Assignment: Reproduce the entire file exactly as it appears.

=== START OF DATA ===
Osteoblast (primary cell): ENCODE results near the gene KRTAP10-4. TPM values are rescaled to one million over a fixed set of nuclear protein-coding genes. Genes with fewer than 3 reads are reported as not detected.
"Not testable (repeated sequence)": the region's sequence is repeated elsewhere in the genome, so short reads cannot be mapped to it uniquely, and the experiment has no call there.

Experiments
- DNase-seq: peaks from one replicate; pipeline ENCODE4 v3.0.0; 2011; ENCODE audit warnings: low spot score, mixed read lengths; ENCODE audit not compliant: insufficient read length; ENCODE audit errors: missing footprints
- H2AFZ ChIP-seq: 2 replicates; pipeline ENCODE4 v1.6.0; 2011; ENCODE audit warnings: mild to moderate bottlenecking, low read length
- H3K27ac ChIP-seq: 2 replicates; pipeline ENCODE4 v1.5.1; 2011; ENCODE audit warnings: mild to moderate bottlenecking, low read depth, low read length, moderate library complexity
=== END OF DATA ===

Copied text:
Osteoblast (primary cell): ENCODE results near the gene KRTAP10-4. TPM values are rescaled to one million over a fixed set of nuclear protein-coding genes. Genes with fewer than 3 reads are reported as not detected.
"Not testable (repeated sequence)": the region's sequence is repeated elsewhere in the genome, so short reads cannot be mapped to it uniquely, and the experiment has no call there.

Experiments
- DNase-seq: peaks from one replicate; pipeline ENCODE4 v3.0.0; 2011; ENCODE audit warnings: low spot score, mixed read lengths; ENCODE audit not compliant: insufficient read length; ENCODE audit errors: missing footprints
- H2AFZ ChIP-seq: 2 replicates; pipeline ENCODE4 v1.6.0; 2011; ENCODE audit warnings: mild to moderate bottlenecking, low read length
- H3K27ac ChIP-seq: 2 replicates; pipeline ENCODE4 v1.5.1; 2011; ENCODE audit warnings: mild to moderate bottlenecking, low read depth, low read length, moderate library complexity